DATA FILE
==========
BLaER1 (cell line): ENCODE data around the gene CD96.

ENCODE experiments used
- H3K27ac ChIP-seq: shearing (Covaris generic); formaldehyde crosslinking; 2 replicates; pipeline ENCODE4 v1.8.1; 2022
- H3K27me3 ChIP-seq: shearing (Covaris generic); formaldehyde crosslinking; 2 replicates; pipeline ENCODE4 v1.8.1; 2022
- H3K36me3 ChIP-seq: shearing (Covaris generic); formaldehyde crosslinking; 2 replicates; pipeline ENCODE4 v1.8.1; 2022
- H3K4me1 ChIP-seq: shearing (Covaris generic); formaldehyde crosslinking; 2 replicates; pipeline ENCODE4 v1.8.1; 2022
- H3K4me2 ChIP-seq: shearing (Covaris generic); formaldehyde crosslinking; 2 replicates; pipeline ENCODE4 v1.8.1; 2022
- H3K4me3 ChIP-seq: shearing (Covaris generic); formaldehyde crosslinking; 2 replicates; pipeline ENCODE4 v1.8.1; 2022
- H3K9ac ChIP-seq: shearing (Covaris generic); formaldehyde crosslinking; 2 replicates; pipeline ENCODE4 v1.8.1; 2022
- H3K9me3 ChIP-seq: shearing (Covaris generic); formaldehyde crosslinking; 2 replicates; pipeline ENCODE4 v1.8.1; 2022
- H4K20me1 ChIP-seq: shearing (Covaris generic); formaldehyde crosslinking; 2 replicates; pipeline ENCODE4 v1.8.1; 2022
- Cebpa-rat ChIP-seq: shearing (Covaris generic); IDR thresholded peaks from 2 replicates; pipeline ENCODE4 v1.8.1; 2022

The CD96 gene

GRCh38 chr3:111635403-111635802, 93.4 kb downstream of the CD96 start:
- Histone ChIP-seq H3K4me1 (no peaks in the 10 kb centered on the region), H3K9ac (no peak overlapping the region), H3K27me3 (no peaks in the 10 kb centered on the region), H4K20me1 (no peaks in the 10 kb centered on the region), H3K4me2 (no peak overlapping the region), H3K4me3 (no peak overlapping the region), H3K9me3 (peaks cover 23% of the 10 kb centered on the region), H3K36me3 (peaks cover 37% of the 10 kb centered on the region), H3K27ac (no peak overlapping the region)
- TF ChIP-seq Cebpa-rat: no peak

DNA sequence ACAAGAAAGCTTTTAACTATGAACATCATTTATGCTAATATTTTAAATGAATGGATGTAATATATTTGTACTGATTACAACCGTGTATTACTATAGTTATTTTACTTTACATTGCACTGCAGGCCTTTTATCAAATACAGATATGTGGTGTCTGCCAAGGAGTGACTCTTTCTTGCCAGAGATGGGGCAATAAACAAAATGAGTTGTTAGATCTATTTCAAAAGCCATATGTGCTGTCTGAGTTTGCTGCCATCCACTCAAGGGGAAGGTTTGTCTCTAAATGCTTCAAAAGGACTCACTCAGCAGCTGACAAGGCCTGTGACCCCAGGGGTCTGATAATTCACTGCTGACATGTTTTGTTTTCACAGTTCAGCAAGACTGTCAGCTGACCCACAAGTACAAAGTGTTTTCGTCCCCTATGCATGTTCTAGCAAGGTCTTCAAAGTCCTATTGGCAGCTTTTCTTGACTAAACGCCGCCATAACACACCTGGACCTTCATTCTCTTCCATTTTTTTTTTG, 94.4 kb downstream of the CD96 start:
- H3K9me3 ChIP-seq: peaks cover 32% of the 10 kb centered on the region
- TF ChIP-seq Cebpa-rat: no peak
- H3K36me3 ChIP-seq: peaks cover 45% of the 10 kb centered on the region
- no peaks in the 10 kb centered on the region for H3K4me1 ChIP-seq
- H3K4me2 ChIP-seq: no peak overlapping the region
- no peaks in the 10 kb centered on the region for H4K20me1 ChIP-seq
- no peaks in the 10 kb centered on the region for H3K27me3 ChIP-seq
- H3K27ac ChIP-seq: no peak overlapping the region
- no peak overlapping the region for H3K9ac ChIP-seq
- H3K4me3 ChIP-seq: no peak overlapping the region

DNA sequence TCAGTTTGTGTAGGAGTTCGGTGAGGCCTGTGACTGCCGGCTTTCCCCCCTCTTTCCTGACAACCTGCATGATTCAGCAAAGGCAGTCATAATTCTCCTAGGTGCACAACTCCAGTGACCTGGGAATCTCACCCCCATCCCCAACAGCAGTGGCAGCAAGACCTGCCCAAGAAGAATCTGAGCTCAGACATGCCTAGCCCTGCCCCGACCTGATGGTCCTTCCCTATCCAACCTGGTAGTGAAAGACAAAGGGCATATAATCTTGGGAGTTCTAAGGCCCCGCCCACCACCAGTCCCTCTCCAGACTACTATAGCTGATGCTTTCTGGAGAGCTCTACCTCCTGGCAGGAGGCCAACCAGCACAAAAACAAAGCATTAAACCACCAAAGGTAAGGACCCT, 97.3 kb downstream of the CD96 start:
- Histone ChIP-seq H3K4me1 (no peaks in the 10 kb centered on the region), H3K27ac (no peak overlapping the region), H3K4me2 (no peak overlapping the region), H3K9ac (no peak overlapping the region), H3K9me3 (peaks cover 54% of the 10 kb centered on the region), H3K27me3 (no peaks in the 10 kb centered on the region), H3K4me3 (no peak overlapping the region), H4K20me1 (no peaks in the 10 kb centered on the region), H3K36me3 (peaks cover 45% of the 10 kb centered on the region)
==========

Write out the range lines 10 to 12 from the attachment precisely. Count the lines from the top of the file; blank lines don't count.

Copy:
- H3K9me3 ChIP-seq: shearing (Covaris generic); formaldehyde crosslinking; 2 replicates; pipeline ENCODE4 v1.8.1; 2022
- H4K20me1 ChIP-seq: shearing (Covaris generic); formaldehyde crosslinking; 2 replicates; pipeline ENCODE4 v1.8.1; 2022
- Cebpa-rat ChIP-seq: shearing (Covaris generic); IDR thresholded peaks from 2 replicates; pipeline ENCODE4 v1.8.1; 2022